Earlier this year, our friend Andreas, one of the owners of www.midihideaways got together with friends to explore the making of terrines and pates. Some were to be for the store cupboard and others were to be eaten right away.
The terrine that Andreas is talking about today was for storage back in February, but now it’s ready! The recipe for rabbit terrine came from Simon Hopkinson’s book Roast Chicken and Other Stories, with a chef’s super touch to make it his own.
Here it is.
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The recipe called for a small rabbit, pork back fat, skinless belly pork, pork fillet, bacon rashers, onion, garlic, butter, egg, herbs, breadcrumbs, cognac, salt and pepper.
The butcher had already boned the rabbit, which was very helpful.
In his introduction to the recipe, Simon Hopkinson calls for all ingredients to be chopped by hand, as the resulting texture is nicer. We chopped everything into small pieces, but the results were still a little too coarse for our liking. The hand-chopping took a lot of time and elbow-grease, so we put some of the meat through an old-fashioned meat grinder.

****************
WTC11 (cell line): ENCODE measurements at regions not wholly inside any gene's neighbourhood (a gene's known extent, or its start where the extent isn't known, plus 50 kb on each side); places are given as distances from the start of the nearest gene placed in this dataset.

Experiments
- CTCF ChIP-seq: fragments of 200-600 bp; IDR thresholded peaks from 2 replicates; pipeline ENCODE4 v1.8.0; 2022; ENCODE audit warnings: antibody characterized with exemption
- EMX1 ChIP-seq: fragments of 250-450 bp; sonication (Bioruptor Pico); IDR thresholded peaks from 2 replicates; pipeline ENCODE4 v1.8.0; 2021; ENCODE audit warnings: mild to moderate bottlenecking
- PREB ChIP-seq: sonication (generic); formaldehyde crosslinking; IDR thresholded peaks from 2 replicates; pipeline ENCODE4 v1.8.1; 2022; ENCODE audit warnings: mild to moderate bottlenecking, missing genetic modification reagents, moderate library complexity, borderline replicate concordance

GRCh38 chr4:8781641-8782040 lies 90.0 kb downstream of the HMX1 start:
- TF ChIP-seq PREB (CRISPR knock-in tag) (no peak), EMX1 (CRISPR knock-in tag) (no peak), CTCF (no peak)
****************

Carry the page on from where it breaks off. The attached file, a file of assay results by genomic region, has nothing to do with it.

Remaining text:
The remaining ingredients were mixed with the chopped meat.… and then we packed the mixture into terrine jars – the kind that seal with a clip and a rubber seal.
The terrines were put in a deep baking dish. Hot water was added to come halfway up the jars, and then the dish went into the oven for just over an hour.
Of course then it was time for an apero and some lovely smoked mackerel pate, but that’s another story.
At the end of that delicious meal, our terrines were ready to come out of the oven.
They were looking very good! The jars would have to cool completely before the clips could be taken off, and then they would have to stand for at least a week or two for the flavour to fully develop, or more if you can stand the wait.
The pate is absolutely delicious – well worth the effort, and definitely one to make again!